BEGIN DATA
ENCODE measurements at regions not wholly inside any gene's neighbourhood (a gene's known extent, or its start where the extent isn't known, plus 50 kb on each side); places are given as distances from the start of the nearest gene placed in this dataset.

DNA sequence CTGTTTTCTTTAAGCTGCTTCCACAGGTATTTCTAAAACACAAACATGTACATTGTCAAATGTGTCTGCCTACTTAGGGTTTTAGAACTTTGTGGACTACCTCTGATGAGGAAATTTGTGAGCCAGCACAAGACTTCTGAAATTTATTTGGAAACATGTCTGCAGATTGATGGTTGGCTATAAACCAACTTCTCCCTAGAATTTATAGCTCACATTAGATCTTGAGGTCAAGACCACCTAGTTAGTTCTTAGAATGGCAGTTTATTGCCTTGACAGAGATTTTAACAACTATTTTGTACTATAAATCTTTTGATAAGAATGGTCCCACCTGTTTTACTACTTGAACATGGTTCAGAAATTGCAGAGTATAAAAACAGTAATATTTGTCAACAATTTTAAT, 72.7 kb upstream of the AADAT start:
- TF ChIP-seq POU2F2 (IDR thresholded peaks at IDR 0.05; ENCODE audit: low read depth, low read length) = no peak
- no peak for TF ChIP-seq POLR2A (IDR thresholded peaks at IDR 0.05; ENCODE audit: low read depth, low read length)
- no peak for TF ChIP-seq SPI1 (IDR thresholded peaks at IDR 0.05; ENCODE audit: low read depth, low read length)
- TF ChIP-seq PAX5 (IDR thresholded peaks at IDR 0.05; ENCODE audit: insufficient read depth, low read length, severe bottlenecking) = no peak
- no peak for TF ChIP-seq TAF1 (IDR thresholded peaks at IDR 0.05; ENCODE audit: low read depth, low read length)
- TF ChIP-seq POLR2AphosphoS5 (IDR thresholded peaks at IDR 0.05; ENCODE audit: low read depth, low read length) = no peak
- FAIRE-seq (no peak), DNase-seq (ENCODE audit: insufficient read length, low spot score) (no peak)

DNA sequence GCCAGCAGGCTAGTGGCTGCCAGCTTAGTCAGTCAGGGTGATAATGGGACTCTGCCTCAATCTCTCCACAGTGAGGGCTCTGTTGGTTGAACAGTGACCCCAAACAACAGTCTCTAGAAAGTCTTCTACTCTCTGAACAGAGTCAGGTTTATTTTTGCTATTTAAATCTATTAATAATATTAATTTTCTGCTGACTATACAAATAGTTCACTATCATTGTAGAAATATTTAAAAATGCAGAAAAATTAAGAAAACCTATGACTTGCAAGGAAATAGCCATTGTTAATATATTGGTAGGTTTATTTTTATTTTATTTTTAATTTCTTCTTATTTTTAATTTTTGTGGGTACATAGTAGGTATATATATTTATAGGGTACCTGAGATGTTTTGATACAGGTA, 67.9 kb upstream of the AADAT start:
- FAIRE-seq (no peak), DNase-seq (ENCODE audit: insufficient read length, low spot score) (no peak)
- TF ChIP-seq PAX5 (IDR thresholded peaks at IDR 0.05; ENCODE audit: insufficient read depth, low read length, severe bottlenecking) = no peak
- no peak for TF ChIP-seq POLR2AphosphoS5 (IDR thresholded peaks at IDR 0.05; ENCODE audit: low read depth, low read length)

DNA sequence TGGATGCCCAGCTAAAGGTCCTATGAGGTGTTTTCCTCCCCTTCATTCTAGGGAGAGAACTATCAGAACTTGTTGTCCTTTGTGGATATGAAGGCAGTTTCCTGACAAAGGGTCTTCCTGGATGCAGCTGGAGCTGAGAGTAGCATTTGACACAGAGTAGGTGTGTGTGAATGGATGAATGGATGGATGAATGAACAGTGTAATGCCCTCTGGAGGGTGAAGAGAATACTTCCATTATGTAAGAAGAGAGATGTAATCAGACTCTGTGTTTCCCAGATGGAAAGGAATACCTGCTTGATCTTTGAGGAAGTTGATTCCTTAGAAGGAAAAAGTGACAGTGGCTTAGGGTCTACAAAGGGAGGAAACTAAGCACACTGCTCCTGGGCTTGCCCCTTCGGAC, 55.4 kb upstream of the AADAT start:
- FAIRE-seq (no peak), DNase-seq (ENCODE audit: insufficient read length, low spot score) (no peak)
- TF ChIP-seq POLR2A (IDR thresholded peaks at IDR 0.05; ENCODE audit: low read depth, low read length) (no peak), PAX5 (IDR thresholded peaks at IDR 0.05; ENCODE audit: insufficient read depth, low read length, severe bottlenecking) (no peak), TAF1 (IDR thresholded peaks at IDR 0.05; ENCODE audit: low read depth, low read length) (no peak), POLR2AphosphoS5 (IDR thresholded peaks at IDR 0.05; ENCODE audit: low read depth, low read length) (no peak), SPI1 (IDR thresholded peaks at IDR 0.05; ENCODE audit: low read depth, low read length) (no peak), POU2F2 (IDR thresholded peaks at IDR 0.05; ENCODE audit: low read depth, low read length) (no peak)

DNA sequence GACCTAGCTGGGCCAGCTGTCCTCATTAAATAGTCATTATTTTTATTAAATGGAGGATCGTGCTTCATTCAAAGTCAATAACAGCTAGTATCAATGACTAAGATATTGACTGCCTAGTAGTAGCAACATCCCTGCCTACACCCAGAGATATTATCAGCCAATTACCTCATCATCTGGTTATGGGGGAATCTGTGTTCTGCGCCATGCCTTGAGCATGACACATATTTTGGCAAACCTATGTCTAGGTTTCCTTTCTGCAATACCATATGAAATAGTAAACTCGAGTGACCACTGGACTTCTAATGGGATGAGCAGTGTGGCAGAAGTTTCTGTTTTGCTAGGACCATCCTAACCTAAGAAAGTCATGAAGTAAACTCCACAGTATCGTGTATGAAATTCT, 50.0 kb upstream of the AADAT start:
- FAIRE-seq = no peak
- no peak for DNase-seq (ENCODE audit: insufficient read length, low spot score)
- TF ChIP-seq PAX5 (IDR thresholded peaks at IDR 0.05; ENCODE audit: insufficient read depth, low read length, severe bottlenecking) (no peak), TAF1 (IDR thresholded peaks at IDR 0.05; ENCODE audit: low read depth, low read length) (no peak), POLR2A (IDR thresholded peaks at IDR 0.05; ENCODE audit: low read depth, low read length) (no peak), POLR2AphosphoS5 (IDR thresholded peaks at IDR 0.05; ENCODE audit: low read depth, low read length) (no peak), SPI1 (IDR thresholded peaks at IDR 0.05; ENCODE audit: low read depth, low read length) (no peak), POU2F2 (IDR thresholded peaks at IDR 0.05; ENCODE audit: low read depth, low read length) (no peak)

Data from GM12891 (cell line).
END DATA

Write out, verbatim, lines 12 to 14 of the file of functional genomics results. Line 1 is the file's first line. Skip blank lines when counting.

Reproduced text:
- TF ChIP-seq PAX5 (IDR thresholded peaks at IDR 0.05; ENCODE audit: insufficient read depth, low read length, severe bottlenecking) = no peak
- no peak for TF ChIP-seq POLR2AphosphoS5 (IDR thresholded peaks at IDR 0.05; ENCODE audit: low read depth, low read length)

DNA sequence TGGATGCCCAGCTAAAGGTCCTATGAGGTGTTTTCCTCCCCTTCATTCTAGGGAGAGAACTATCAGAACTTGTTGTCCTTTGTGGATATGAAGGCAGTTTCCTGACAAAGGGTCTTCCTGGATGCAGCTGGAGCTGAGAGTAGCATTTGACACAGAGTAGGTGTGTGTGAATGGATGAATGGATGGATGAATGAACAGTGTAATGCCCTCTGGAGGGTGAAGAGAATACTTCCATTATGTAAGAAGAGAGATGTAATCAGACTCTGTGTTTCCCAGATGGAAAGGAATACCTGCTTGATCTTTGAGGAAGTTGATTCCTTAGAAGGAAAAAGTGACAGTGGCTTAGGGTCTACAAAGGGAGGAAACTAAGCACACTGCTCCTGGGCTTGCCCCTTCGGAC, 55.4 kb upstream of the AADAT start: